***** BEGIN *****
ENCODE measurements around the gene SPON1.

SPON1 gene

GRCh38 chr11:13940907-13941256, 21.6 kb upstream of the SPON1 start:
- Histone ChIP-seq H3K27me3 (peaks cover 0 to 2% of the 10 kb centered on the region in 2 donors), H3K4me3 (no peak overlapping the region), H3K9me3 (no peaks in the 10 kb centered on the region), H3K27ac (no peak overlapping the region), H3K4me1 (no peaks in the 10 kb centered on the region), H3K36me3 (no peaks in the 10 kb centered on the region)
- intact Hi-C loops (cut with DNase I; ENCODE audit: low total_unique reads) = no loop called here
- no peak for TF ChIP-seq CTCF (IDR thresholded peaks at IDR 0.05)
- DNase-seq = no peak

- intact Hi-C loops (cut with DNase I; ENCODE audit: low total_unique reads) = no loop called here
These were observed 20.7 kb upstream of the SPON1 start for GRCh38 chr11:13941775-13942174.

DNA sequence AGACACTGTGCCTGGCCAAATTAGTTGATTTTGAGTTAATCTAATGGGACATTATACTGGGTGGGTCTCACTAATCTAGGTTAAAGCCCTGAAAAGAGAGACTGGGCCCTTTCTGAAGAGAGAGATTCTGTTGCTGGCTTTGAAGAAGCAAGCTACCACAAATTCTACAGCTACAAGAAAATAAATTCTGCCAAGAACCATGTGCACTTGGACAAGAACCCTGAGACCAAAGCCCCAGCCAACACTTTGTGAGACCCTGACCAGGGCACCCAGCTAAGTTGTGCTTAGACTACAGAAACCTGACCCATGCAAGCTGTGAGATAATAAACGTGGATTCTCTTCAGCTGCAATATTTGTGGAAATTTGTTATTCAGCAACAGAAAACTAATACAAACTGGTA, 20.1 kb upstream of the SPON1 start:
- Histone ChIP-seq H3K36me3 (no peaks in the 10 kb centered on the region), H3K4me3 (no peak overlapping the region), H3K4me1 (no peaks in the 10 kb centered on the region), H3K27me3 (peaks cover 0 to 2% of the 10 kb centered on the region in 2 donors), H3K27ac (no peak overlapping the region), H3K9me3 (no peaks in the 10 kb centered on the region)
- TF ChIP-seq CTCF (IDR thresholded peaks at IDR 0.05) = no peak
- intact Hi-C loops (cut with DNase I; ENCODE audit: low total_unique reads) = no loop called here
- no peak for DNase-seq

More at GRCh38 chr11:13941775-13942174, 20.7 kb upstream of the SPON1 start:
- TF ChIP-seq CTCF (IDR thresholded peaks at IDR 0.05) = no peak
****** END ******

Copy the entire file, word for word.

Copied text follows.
ENCODE measurements around the gene SPON1.

SPON1 gene

GRCh38 chr11:13940907-13941256, 21.6 kb upstream of the SPON1 start:
- Histone ChIP-seq H3K27me3 (peaks cover 0 to 2% of the 10 kb centered on the region in 2 donors), H3K4me3 (no peak overlapping the region), H3K9me3 (no peaks in the 10 kb centered on the region), H3K27ac (no peak overlapping the region), H3K4me1 (no peaks in the 10 kb centered on the region), H3K36me3 (no peaks in the 10 kb centered on the region)
- intact Hi-C loops (cut with DNase I; ENCODE audit: low total_unique reads) = no loop called here
- no peak for TF ChIP-seq CTCF (IDR thresholded peaks at IDR 0.05)
- DNase-seq = no peak

- intact Hi-C loops (cut with DNase I; ENCODE audit: low total_unique reads) = no loop called here
These were observed 20.7 kb upstream of the SPON1 start for GRCh38 chr11:13941775-13942174.

DNA sequence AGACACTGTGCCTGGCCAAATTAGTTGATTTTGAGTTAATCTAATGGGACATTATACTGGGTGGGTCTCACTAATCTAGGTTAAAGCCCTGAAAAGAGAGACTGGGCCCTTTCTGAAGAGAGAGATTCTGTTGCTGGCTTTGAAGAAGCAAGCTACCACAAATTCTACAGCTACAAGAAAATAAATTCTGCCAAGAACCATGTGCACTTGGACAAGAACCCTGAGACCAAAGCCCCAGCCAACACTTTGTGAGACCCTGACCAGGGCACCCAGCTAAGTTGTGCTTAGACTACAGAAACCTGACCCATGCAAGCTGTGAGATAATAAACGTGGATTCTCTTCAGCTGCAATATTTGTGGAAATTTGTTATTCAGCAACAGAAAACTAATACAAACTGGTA, 20.1 kb upstream of the SPON1 start:
- Histone ChIP-seq H3K36me3 (no peaks in the 10 kb centered on the region), H3K4me3 (no peak overlapping the region), H3K4me1 (no peaks in the 10 kb centered on the region), H3K27me3 (peaks cover 0 to 2% of the 10 kb centered on the region in 2 donors), H3K27ac (no peak overlapping the region), H3K9me3 (no peaks in the 10 kb centered on the region)
- TF ChIP-seq CTCF (IDR thresholded peaks at IDR 0.05) = no peak
- intact Hi-C loops (cut with DNase I; ENCODE audit: low total_unique reads) = no loop called here
- no peak for DNase-seq

More at GRCh38 chr11:13941775-13942174, 20.7 kb upstream of the SPON1 start:
- TF ChIP-seq CTCF (IDR thresholded peaks at IDR 0.05) = no peak